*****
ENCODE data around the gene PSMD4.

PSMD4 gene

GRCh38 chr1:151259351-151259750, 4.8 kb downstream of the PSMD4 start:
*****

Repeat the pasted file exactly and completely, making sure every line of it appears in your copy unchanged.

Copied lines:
ENCODE data around the gene PSMD4.

PSMD4 gene

GRCh38 chr1:151259351-151259750, 4.8 kb downstream of the PSMD4 start: